“Sanctuary policies in Houston allowed young women to be victimized by illegal alien sex traffickers. Houston and other sanctuary cities undermine the rule of law and thwart control of our borders. And they lead to the brutal crimes associated with human trafficking. So while the Obama administration goes after Arizona for furthering our nation's immigration laws, it ignores cities like Houston that think they don't have to obey laws concerning illegal immigration,” said Judicial Watch President Tom Fitton.
Sex offenders arrested on alleged parole violations after Wilmington motel raid
June 20, 2011
Stuffed animals, teen magazines and children's underwear were found in a Wilmington motel that was home to dozens of convicted child molesters and registered sex offenders, authorities said Monday.
Eight people were taken into custody in the Friday raid for alleged parole violations, including possession of child pornography or narcotics.
Most of those arrested were middle-aged men whose previous offenses included lewd and lascivious conduct with children or other sex crimes, said Det. Patricia Batts of the Los Angeles Police Department.
Other items seized included video games, cartoon videos or DVDs, sex toys and baby magazines.
"Some of these things are used to lure young kids," said Batts, who supervises the LAPD's Harbor Division sex unit. "A baby magazine, like if you or I had a child? There's no need for them to have that except the pictures excite them."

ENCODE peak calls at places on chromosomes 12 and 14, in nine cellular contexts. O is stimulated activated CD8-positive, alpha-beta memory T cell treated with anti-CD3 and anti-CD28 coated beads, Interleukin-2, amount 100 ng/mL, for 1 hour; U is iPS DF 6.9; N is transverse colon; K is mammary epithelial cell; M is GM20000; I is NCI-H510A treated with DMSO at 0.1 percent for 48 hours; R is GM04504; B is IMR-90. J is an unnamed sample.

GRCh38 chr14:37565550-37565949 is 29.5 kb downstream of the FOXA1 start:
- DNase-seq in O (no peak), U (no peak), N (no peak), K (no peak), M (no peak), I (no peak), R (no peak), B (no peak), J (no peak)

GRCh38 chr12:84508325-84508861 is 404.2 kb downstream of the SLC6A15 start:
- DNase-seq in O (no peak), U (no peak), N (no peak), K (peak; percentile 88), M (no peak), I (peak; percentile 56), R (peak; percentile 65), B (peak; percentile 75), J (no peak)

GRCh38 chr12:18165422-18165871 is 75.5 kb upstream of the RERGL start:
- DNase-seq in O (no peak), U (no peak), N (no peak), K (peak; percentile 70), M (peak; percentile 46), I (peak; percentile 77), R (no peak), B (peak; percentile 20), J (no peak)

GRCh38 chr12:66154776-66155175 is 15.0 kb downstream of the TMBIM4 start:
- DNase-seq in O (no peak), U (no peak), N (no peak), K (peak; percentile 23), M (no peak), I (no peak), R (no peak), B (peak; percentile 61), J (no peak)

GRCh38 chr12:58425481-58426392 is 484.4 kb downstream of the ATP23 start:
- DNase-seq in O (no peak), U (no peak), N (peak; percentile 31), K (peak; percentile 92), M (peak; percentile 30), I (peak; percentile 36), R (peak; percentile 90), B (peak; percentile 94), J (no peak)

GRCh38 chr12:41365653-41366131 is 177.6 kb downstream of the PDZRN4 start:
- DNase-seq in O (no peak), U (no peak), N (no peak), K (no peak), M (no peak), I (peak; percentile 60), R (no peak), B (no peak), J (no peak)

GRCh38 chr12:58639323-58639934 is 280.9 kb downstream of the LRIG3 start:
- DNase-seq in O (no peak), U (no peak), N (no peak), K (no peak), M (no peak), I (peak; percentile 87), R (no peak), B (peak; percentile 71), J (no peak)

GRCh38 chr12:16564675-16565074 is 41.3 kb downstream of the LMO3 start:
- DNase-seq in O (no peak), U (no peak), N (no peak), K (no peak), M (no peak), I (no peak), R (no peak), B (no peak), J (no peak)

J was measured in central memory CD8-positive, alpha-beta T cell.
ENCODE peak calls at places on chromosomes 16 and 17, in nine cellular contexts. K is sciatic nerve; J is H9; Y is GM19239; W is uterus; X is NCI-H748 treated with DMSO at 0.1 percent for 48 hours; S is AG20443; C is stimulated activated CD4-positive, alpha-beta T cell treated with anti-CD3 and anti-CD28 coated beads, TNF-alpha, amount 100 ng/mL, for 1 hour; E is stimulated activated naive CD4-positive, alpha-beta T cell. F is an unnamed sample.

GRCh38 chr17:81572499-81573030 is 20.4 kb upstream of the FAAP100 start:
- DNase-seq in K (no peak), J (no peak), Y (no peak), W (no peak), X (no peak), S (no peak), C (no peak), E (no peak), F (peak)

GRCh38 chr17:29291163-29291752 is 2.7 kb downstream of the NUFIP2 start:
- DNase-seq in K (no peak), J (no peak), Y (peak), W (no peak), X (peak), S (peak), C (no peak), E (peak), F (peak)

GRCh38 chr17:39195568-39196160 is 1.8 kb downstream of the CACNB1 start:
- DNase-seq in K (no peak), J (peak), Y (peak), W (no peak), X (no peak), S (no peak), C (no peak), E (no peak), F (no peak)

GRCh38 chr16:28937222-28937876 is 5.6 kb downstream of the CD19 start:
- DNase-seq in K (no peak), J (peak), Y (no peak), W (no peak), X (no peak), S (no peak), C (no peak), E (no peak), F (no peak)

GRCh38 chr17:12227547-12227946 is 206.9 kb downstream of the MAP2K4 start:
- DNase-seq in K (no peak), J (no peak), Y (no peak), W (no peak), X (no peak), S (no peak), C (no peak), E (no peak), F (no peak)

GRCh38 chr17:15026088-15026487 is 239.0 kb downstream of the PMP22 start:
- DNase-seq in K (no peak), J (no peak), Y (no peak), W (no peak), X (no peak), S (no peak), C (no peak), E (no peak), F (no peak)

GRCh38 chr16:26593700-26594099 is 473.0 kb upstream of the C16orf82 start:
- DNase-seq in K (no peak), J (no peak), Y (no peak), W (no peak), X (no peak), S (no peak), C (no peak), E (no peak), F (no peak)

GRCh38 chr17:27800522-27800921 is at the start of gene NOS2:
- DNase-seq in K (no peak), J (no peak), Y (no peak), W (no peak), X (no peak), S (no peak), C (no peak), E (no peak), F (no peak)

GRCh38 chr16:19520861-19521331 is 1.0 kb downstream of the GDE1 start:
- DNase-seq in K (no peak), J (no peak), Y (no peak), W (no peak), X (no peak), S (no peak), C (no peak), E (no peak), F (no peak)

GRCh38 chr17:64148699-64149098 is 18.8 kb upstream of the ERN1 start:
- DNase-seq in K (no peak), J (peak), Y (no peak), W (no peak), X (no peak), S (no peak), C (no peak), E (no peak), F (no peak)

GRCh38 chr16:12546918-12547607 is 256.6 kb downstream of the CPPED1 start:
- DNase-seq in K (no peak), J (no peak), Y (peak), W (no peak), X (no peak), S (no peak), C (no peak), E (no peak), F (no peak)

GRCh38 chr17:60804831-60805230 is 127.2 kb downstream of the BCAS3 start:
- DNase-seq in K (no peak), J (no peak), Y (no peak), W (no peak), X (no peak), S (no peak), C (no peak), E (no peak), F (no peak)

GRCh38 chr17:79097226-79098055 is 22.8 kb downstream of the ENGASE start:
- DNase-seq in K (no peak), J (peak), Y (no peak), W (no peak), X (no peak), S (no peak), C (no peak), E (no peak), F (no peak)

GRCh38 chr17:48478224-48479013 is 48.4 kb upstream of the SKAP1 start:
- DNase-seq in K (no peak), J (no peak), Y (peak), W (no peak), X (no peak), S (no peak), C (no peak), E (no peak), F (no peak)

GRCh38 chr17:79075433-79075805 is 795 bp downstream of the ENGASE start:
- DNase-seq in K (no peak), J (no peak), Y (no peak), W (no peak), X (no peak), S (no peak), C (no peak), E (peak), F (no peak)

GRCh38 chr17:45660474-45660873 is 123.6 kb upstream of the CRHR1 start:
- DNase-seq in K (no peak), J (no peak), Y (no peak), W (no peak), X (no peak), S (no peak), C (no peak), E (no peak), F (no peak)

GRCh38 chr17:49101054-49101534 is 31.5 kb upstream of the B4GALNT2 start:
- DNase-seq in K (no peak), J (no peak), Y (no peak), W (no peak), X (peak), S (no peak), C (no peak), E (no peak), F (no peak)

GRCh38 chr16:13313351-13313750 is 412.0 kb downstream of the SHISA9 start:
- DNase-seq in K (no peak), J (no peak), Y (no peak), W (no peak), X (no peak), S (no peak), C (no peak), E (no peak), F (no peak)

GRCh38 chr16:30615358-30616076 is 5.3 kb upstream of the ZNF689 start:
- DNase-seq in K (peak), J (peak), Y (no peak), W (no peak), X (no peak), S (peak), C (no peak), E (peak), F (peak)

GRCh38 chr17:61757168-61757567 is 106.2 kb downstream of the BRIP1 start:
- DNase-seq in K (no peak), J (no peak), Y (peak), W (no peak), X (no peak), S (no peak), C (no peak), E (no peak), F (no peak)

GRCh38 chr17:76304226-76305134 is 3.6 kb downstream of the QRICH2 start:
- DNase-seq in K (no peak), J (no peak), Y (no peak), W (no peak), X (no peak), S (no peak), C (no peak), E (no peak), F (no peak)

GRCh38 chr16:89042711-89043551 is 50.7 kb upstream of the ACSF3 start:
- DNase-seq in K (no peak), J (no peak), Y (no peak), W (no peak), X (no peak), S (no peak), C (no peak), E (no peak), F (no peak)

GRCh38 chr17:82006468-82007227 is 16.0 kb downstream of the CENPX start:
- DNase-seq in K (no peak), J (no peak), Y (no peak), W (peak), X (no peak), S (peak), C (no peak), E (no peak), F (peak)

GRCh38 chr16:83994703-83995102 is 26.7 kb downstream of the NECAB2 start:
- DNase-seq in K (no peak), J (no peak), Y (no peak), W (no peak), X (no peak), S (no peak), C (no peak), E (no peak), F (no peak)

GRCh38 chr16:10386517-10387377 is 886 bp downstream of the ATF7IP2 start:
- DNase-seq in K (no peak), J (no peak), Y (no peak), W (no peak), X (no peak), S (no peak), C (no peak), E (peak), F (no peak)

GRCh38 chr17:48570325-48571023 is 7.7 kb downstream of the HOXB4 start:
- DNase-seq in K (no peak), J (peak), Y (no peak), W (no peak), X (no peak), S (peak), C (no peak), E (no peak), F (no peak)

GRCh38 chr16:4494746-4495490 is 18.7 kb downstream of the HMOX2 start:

The Harbor Inn in the 700 block of Flint Avenue is a hub for sex offenders because of its history as a state-funded waystation for newly released prisoners, Batts said.
The government no longer subsidizes offenders to live there, but a California law that restricts sex offenders from living and working near schools and parks keeps the legacy alive.
The motel is in a business district, but non-offenders also live there. Authorities had received reports of children coming in and out, although no evidence of that turned up during the raid, Batts said.
The sweep was designed in part to instill public confidence that parole officers do keep track of parolees.
Batts said once offenders are off parole, authorities can only monitor their compliance with registration requirements.
"We don't have a lot of control," she said. "We're concerned with cuts in the state budget, violations will not be taken seriously enough."
The raid was organized in response to reports that children were visiting the motel. A hand-written sign in the lobby reads: "No Kids."
One man convicted of a violent sex offense was arrested with a bag of pornography and sex paraphernalia. The children's underwear were found in the room of a convicted child molester.
Authorities also confiscated a computer and several digital media devices.
Officers from the Inglewood, Long Beach, Montebello and Los Angeles police departments, the FBI, the U.S. Marshals, the L.A. County Probation Department and the Department of Children and Family Services took part in the raid.
Governor Signs Tougher Sex And Labor Trafficking Bills
Gov. Neil Abercrombie today signed into law bills that substantially increase the penalties for sex and labor trafficking.